Here are our recommendations for the Portland’s best breweries, the kind of hot spots where you can drink stellar IPAs, inky stouts or experimental brews made with ingredients like Sichuan peppercorns and fresh peaches. If you cap your brewery tour by making plans to relocate to Portland, don’t say we didn’t warn you.
The Commons Brewery
Rub elbows with fermentation tanks and chat with brewers in this casual, standing room-only tasting room (there is a bar, but no bar stools). The sipping area occupies a friendly corner of the brewery, where eight taps deliver mostly The Commons (commonsbrewery.com) beers, with a few guest taps on occasion. The brewery consistently delivers some of the city’s best beers, which range from the refreshing Urban Farmhouse Ale to the tart and funky Plum Bretta, which is fermented with local plums.
Newbie Ecliptic (eclipticbrewing.com) has already established a reputation for greatness. Local craft beer legend John Harris wanted his brewery to incorporate his love of astronomy, so the beer and food rotates according to the Old World calendar of solstices and equinoxes. Take the opportunity to try one of the seasonal beers paired with the burger, which comes topped with pancetta and gruyere. Otherwise don’t miss the year-round Spica Hefepils, an intriguing unfiltered ale or the perfectly dry Mintaka Stout.
Widmer Brothers Brewing
When brothers Rob and Kurt Widmer opened a commercial brewery in Portland over 30 years ago, they joined the ranks of some of the first craft brewers in the US. Today their business has grown; Widmer (widmerbrothers.com) makes more beer at a single location than any other brewery in the city. Located in an industrial zone on the east side, the Widmer pub is the best place to try the beer that made the brewery famous. The American-style Hefeweizen launched the Widmers’ careers, and the beer tastes best here, on tap, where it can’t get any fresher.
Hair of the Dog Brewing Company
As one of Portland’s pioneering craft breweries, Hair of the Dog continues to brew beers that become highly sought after as they age. Beer aficionados from around the globe flock to the taproom, where they try the newest versions of these beers on draught, some of which have spent time in bourbon and sherry casks. Most HOTD beers are high in alcohol and boast plenty of complex flavors, so sip slowly and be sure to eat while you’re drinking. Happily, the food menu was designed to accompany these big beers, with things like spicy duck wings and beef brisket braised in beer.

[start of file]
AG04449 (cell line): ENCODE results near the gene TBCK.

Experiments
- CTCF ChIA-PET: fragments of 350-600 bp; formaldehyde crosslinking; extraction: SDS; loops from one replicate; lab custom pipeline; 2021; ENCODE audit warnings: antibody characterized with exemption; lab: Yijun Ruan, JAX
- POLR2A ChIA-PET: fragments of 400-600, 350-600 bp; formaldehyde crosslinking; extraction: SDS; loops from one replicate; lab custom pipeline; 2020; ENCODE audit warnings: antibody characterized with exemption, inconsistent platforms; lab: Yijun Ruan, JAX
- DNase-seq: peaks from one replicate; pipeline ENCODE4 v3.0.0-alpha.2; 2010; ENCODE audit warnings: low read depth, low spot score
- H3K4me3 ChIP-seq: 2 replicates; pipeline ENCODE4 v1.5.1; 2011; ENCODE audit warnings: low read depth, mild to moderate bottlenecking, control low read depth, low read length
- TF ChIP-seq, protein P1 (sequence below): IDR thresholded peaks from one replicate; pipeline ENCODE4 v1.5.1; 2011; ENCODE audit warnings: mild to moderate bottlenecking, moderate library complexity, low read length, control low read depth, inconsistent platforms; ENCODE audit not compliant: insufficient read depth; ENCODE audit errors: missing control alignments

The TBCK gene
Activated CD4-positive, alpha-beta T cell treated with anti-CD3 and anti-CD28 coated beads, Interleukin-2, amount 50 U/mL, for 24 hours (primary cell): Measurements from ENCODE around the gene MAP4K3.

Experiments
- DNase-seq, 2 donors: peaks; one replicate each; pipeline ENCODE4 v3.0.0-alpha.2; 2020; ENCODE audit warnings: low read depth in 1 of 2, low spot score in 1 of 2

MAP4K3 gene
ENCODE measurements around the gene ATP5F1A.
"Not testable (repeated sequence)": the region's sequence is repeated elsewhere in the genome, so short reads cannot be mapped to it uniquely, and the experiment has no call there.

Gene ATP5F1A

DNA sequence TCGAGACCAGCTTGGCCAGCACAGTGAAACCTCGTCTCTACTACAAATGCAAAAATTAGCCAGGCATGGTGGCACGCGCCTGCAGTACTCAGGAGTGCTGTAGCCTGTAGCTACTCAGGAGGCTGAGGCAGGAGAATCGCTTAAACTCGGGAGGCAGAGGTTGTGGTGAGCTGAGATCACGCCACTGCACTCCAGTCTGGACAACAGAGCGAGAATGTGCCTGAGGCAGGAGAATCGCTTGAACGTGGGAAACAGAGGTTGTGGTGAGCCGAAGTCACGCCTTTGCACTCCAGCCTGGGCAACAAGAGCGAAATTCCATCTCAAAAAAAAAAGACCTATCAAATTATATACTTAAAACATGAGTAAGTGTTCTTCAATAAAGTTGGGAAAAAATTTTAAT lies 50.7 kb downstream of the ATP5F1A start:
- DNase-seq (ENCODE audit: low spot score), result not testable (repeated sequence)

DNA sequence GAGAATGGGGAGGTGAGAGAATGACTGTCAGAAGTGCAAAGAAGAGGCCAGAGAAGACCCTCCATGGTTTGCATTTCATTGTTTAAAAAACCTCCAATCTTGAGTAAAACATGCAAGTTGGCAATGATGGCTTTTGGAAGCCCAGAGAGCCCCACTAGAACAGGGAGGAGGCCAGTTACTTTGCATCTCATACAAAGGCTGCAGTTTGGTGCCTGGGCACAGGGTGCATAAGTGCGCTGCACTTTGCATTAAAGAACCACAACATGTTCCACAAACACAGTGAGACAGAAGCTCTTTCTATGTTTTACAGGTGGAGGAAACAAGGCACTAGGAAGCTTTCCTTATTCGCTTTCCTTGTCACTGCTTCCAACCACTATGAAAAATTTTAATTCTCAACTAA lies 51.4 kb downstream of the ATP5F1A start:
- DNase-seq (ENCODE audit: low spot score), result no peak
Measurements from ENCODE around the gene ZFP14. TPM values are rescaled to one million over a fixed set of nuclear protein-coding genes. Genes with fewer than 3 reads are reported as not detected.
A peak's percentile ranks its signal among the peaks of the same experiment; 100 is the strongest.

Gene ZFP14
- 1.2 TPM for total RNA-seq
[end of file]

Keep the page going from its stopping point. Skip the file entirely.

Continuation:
Located in the belly of the Leftbank Building, Upright (uprightbrewing.com) is the kind of place that feels like an insider’s secret. After all, there’s not even a sign on the building, nothing to indicate that special small-batch beers are being made inside. Among barrels bursting with fermenting beer, the underground taproom serves a small selection of Upright beers, which can be as esoteric as a gruit brewed with calendula, wild lettuce, white willow bark and galangal or as expected as more traditional saisons and a delicate pilsner.
The beers from Breakside (breakside.com) are never boring. What started out as a small neighborhood brewpub in Northeast Portland has grown to include a second location capable of making lots of beer. Breakside has been known to create more than 100 types of beer in one year – the kind of mad-scientist tinkering that makes brewers envious and beer drinkers thirsty. Hunker down at one of the glossy wooden sidewalk tables at the original location for some beer tasting or head to the more Spartan tasting room in the Portland suburb Milwaukie. Either way, don’t pass up the Breakside IPA, which has quickly become one of the city’s most beloved hoppy beers. If you’re lucky, you’ll also try the Salted Caramel Stout and the sessionable Passionfruit Sour.
Hopworks Urban Brewery
Known for its eco-friendly practices and love of the bicycle, Hopworks (hopworks.com) makes a range of organic beers at its brewery in Southeast Powell Blvd. Head to that original location, where you can get a full brewery tour Saturdays at 3pm, or go north to the brewery’s second outpost, the BikeBar, a more intimate space with a big patio out back and bicycle frames hanging above the bar. Try the Organic Survival 7-Grain Stout, which is brewed with quinoa, spelt and kamut before the beer is finished with organic Stumptown coffee.
Bike-friendly and public-transportation heavy Portland was designed so you can ditch the car, a good practice during a beer-tasting tour. Try visiting breweries by bike, on a guided Portland brewery bike tour or plan your own brewery bike tour with suggestions from Hop in the Saddle: A Guide to Portland’s Craft Beer Scene by Bike (hopinthesaddle.com). Also consider the city’s public transportation system of buses, light rail and streetcars (trimet.org). Otherwise, the city’s home to a few pedicab (pdxpedicab.com) companies, a convenient way to move between breweries, especially on the west side of the Willamette River.
For a full list of the city’s breweries, visit the Oregon Brewer’s Guild (oregoncraftbeer.org).
Last updated in April 2017.